packaging and standing the board on end for a day or two allowing
            air to contact both sides evenly. Warping can occur when placing
            one end against a workbench or face down on a table. The slight
            warping will go away in time as the entire board reaches the same
            moisture level. When one side has more moisture content it will be
            longer thus causing bowing usually in the cross grain direction.
            Once both sides reach the same moisture level, the board will again
            be flat.

Or you can just keep glass on both sides of your balsa wood building Board to keep it from absorbing moisture. Remove the glass when you need to use it for pins.  Personally I don't like using pins for some parts of building process because it slows it down.
                                                 Bob
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modler
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« Reply #5 on: February 18, 2021, 10:34:45 AM »

No pin building.
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stupid
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« Reply #6 on: February 18, 2021, 11:06:27 AM »

No pin building.

Very Nice
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Sundance12
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« Reply #7 on: February 18, 2021, 11:52:39 AM »

I routinely build on glass. Plans underneath the glass but the trick is aluminum, Jigs, these are CA'ed to the top of the glass, over the plan. The jigs are leveled and aligned with a sight level to dead flat. Makes dead flat wings.
https://www.hippocketaeronautics.com/hpa_forum/index.php?topic=1374.msg10670#msg10670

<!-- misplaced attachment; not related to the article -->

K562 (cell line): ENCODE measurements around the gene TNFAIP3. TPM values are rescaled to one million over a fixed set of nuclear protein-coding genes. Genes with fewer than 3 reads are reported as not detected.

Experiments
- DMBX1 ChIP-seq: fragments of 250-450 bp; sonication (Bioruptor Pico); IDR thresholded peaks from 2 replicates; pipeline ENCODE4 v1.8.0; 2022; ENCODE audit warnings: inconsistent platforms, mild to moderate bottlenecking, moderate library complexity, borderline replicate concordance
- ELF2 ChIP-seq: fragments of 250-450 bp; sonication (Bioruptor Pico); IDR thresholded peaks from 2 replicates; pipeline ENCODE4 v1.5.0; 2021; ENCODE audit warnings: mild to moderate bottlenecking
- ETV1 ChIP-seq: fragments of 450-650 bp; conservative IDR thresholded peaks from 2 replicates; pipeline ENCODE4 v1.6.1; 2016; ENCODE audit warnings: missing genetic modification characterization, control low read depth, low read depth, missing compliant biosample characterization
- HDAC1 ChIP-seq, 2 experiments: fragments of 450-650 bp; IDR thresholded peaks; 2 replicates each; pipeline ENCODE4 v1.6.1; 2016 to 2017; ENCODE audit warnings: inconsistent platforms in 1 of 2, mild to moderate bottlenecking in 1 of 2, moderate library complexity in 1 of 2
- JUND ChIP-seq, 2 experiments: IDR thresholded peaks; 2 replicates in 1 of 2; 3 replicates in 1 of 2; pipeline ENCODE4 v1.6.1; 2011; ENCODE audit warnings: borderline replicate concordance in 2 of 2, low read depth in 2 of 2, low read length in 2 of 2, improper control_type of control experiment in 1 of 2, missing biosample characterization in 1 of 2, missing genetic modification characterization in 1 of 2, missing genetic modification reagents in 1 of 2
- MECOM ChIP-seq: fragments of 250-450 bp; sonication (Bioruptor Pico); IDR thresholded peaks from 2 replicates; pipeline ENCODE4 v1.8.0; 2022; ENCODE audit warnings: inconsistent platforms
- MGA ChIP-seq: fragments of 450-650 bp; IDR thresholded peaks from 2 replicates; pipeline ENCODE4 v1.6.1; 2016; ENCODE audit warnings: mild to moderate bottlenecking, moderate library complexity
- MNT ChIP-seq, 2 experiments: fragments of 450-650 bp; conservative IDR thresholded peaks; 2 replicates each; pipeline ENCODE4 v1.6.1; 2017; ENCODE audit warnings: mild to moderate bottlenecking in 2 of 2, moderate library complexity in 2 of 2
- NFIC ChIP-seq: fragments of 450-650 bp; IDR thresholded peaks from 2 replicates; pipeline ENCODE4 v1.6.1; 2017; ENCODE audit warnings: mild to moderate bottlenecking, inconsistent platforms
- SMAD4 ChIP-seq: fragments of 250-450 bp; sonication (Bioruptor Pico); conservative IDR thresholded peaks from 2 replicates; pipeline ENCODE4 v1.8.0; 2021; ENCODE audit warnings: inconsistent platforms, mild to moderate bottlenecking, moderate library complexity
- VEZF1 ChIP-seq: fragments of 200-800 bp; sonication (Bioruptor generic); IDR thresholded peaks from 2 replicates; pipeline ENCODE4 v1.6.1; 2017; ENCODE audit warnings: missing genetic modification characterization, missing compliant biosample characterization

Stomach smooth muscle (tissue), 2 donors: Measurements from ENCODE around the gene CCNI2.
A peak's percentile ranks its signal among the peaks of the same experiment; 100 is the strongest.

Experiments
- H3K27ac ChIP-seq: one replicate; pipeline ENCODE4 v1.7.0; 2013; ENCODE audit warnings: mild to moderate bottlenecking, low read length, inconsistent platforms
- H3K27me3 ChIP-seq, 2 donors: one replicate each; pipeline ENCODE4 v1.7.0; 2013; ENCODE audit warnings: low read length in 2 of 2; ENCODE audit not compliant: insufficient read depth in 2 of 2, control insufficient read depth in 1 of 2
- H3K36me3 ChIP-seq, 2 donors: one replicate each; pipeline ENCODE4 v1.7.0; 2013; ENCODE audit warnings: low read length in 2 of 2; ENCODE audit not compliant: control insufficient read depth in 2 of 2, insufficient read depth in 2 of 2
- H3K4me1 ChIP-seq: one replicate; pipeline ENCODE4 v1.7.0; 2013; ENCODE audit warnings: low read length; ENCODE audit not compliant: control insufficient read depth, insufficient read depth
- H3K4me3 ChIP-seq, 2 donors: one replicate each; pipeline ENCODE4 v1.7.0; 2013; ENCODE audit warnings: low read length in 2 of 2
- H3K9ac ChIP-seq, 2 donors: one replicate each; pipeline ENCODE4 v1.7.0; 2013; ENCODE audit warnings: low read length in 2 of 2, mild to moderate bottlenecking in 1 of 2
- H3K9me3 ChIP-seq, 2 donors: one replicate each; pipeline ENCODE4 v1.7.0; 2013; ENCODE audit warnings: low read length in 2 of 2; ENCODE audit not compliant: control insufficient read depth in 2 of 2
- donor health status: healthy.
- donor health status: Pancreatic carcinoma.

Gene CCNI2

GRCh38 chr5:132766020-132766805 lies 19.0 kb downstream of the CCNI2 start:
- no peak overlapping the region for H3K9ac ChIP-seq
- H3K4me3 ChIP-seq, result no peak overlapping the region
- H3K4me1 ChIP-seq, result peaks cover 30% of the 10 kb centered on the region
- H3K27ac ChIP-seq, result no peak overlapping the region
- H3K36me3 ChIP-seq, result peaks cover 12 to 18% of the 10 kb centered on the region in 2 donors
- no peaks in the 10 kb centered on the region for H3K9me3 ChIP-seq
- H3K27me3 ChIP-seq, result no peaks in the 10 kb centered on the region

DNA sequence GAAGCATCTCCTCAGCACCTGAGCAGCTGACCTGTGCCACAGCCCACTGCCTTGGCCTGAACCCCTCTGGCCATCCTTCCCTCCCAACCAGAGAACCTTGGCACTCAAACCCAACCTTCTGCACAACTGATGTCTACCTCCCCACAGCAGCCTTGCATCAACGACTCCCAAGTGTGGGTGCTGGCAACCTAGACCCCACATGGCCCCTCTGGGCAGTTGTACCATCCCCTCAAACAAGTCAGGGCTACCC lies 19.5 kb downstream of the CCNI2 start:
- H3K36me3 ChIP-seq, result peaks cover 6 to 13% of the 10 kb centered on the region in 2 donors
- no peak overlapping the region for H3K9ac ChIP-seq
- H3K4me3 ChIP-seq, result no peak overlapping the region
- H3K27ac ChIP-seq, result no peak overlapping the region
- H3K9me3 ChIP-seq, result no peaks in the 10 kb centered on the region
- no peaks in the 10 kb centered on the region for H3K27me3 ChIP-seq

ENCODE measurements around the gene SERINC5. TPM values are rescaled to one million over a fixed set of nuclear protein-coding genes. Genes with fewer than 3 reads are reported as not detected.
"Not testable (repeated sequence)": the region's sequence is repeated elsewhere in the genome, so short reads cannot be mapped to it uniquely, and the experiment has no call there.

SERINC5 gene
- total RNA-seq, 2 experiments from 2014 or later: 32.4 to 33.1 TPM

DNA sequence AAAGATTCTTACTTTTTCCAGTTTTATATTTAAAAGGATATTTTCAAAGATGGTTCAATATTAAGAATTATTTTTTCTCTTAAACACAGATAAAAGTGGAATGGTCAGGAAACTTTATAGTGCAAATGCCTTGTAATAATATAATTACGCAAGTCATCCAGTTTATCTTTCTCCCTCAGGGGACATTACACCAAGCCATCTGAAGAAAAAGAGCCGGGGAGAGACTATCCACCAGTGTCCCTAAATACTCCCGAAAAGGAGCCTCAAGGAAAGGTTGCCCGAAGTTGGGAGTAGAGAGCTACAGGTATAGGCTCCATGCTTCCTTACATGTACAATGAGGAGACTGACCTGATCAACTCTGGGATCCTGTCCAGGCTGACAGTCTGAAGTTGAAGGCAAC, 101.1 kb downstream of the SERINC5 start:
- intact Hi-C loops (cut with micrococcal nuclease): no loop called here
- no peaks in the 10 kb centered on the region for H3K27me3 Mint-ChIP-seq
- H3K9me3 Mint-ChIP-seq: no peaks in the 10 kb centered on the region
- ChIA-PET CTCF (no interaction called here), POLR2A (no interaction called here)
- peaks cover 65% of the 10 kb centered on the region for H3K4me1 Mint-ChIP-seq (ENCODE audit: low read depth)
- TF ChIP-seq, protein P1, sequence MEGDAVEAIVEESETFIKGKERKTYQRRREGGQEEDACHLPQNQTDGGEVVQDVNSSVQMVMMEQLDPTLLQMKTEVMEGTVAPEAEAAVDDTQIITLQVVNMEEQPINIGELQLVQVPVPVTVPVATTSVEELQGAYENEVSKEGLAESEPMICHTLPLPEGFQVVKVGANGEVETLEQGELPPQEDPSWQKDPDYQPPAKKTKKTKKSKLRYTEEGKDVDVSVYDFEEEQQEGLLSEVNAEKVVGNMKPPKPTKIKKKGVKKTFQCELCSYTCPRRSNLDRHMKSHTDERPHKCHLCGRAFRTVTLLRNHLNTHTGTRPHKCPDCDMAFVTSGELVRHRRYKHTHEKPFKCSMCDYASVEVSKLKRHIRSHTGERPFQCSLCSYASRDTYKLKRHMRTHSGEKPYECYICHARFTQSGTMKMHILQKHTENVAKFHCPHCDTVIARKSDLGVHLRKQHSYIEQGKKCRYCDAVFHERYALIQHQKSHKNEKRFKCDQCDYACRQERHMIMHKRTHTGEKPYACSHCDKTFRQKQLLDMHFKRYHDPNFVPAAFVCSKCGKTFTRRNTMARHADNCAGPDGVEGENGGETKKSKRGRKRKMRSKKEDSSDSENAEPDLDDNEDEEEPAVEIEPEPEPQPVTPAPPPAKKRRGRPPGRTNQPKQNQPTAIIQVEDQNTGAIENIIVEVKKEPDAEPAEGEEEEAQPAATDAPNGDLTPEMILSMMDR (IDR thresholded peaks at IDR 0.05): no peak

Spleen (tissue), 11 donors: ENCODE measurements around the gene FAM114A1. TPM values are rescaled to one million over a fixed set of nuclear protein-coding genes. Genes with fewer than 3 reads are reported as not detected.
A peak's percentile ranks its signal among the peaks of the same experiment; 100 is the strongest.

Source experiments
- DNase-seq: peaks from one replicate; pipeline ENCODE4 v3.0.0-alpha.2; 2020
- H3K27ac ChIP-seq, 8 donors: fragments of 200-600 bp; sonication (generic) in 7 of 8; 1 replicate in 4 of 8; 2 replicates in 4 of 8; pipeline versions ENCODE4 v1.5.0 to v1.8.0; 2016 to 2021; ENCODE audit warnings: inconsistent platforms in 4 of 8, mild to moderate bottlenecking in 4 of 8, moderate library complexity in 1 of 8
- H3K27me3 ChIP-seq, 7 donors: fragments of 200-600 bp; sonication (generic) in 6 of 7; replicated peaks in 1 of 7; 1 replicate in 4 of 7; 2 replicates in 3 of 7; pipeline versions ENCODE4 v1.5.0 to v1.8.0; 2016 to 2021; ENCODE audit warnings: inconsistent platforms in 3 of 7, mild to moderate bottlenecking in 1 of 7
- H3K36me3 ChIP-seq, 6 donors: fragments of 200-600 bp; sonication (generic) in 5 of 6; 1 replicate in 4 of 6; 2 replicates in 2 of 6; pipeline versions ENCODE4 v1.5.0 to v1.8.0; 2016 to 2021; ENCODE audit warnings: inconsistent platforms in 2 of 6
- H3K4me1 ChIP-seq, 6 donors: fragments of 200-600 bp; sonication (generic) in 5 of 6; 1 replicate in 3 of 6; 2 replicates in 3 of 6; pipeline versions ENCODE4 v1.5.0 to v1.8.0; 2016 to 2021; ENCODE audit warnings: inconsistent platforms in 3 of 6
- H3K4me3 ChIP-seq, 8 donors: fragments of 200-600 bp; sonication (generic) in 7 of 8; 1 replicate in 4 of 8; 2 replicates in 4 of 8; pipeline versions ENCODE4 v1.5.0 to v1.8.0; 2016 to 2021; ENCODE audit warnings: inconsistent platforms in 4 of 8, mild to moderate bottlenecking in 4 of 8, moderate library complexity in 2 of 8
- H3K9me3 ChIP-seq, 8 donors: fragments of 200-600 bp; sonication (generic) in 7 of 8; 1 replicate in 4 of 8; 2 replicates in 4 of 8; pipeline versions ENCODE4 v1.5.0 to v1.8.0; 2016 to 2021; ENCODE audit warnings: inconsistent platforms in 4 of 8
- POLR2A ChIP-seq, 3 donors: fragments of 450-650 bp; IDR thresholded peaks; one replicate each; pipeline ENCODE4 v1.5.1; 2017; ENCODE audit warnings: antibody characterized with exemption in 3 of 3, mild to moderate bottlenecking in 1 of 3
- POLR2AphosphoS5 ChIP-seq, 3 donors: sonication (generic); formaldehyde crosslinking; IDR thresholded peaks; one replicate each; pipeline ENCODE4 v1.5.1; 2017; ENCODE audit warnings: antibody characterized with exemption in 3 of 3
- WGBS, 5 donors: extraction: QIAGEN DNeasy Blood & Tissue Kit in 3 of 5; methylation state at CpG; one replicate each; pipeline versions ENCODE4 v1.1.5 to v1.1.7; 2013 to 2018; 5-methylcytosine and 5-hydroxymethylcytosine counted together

Took this plane to the 2009 Sig control line championships as a beginner stunt.

Glass is a common tool I use quite often.

Sundance12

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« Reply #8 on: February 18, 2021, 02:58:21 PM »

There is a method that some modelers may still use. Promoted by the Hunters and Satellite City. This system works on glass or just about any surface. Basically using tack coats of 3M 77 spray glue, you attach the plan to the glass, another light coat of glue, attach wax paper, another coat of glue, attach the wood pieces.

I’ve tried this method and it works, but I’m not a fan because of the mess it leaves.

Here’s a link to the Hunter video:
https://youtu.be/7yKRkEKmZq4
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« Reply #9 on: February 18, 2021, 02:59:15 PM »

very interesting ... thanks guys.
BG
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« Reply #10 on: February 19, 2021, 02:22:02 PM »

I'm just starting to move over to building on glass.

When I'm building control line planes, I've gone over to building on jigs, with the parts held down with weights.  So you can build on any surface and it works pretty much the same.  The nice thing about glass is that a good thick piece of glass is way flatter than the dimensional stability of a wooden structure, so when you build on glass it's contribution to the overall error budget is negligible.